Tag Archives: Caracas

Iranian National Oil Company & PDVSA Respond to My Exposé?!

A curious announcement in The Tehran Times: “Tehran, Caracas to ink $2 billion oil deal soon” (29 May, web 30 May) followed on the heels of my exposé about this relationship that was published just two weeks prior.  The Tehran Times’ piece was brought to my attention by James Bourne, Senior Latin American Editor at Energy Intelligence NYC, who requested a comment.  Energy Intelligence has kindly provided GlobalBarrel.com a PDF of Bourne’s piece in their subscriber-only Oil Daily of 31 May, which you can read at this link: Continue reading

Part IV: Another $6.5b in loans: The frustrated Beijing-Caracas courtship

(Greetings! It’s good to be back blogging.)  The common perception is that Chinese oil companies in Venezuela are winning big deals on very favorable terms.  However, as I’ve stressed in previous posts, Beijing is actually very frustrated not to be getting the deals it expects for new Faja heavy oil fields, especially considering its big investments in the Bolivarian state.  More evidence continues to emerge.

From 21-23 November the “10th Meeting of the China-Venezuela High-Level Committee” took place in Caracas at the Hotel Gran Meliá, with something like 400 businesses and state representatives coming from China.    Continue reading

Part III: Venezuelan heavy oil: China’s persistence is finally paying off

First, here is an outline of this and the next three or four blogs on this topic:

I. Changes on the Venezuelan side that are enhancing the Chinese role:

a.  Chavez’ recent interest in increasing national oil production 

b.  The existential crisis Chavismo faces from the slow collapse of dysfunctional state institutions, civil infrastructure, and nationalized enterprises

II. Changes on China’s side that enhance its role in Venezuela:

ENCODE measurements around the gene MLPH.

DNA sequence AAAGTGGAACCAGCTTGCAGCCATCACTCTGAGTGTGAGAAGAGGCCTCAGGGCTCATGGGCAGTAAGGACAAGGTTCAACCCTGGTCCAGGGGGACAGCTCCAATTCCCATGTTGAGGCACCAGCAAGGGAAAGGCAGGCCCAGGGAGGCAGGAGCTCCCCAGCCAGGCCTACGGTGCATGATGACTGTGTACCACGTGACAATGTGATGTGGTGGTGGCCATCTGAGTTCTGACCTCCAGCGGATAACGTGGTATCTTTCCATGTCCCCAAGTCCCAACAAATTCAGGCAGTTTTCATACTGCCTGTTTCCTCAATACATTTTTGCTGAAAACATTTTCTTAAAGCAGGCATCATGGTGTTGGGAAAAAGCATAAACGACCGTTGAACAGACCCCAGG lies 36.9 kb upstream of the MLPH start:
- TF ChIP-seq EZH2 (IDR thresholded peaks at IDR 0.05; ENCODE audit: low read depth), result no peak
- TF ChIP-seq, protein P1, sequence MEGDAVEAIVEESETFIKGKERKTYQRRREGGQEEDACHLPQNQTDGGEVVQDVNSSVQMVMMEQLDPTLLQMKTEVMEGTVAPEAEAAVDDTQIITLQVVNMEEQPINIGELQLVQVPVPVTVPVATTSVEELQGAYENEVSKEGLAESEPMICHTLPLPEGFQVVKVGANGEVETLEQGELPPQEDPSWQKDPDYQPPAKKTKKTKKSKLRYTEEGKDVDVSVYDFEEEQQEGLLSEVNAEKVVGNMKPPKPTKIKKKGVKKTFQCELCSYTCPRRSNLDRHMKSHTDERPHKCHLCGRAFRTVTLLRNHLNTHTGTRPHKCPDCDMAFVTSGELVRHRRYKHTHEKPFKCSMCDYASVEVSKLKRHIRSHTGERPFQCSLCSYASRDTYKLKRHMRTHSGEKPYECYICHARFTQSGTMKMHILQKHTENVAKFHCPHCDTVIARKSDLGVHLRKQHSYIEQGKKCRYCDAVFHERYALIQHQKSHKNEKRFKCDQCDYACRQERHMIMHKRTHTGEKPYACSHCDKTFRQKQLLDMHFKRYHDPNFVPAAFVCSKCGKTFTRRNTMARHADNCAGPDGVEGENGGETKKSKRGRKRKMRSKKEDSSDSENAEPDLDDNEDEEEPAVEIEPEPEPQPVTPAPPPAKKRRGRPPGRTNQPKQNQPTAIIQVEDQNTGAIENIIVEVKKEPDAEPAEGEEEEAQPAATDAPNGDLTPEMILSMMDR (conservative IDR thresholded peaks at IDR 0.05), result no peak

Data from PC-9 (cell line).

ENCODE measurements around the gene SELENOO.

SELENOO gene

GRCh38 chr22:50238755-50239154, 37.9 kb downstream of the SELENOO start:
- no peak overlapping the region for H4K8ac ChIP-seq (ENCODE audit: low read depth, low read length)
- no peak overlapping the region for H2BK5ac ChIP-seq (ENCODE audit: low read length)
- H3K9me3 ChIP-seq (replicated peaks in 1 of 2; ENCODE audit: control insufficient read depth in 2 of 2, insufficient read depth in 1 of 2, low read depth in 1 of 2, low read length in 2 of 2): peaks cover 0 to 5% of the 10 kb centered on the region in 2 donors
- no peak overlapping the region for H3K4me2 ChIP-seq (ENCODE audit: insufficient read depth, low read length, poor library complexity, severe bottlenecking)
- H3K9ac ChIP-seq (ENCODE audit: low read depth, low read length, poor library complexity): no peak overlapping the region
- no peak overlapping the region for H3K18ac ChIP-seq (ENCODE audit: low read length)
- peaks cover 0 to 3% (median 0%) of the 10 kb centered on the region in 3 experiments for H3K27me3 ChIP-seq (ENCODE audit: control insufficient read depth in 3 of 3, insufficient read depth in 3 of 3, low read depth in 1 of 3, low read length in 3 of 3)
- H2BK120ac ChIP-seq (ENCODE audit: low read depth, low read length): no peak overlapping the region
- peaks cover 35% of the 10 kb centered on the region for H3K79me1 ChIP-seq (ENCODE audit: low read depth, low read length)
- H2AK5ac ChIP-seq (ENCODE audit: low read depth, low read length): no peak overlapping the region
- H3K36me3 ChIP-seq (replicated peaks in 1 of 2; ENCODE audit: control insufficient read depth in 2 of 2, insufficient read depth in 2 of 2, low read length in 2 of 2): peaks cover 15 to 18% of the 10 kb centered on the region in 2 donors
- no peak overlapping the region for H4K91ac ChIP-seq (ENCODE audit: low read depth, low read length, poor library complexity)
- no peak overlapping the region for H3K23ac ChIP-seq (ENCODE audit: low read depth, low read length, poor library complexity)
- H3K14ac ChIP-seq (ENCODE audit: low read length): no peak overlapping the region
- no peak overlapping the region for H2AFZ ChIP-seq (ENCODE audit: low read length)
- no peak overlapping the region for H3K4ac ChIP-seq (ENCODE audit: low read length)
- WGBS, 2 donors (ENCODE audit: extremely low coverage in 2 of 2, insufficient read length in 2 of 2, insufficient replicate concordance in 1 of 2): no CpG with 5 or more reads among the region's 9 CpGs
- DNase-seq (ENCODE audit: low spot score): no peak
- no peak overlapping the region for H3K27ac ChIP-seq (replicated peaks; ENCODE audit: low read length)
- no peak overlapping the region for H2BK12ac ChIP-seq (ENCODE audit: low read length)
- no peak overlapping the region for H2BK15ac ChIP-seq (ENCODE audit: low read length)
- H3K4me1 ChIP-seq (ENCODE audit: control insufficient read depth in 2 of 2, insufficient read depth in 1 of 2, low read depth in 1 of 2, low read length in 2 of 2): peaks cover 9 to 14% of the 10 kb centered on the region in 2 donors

a.  China has now loaned Venezuela so much money, and Venezuela so badly needs continued Chinese financing (lately it  also feels a need for managerial and technical assistance), that Beijing has been able to insist Caracas not only begin to come through on long-awaited heavy-oil contracts, but that it also comply with certain  geo-political and fiscal-accountability conditions. A couple of these are pretty amazing.

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I. Changes on the Venezuelan side enhancing the Chinese role:   a. Chavez’ new interest in increasing national oil production

One reason for China’s deepening influence in Venezuela is that PDVSA‘s president and energy minister, Rafael Ramirez, is no longer alone in insisting that PDVSA’s level of production has to rise.  President Chavez now seems to have gotten behind the need to increase national production.  If the price of oil falls significantly (many feel six months at an average of $60/barrel would be ruinous) and PDVSA’s exports per day have not risen to compensate, Venezuela will be in real trouble.  Venezuela is extraordinarily dependent on imported goods, from food to machinery for which dollars are needed; and it also must keep up payments to foreign bond holders, for which a steady stream of dollars are also needed.  Chavez and Ramirez have every reason to expect that the world’s economic woes will lead to a decrease in oil demand over the next year or two, and this of course can lead to significantly lower prices.  These fears were not apparent in the recent past. It has been more or less a tenent of Chavista faith at elite-and-professional levels that the price of oil will never again fall significantly.  I have been told this many times.  Continue reading

Watch my interview: The economic crisis & Impact on energy & environment

It would NOT TAKE ROCKET SCIENCE to make huge increases in energy efficiency and reduction of greenhouse gasses in the USA.   Here is an interview I gave, from Caracas in late 2009, to Erica Dingmann., on what needs to be done in transportation infrastructure and energy to REALLY make some big, practical gains in the USA.  It does NOT require big breakthroughs in technology.

Tell me what you think.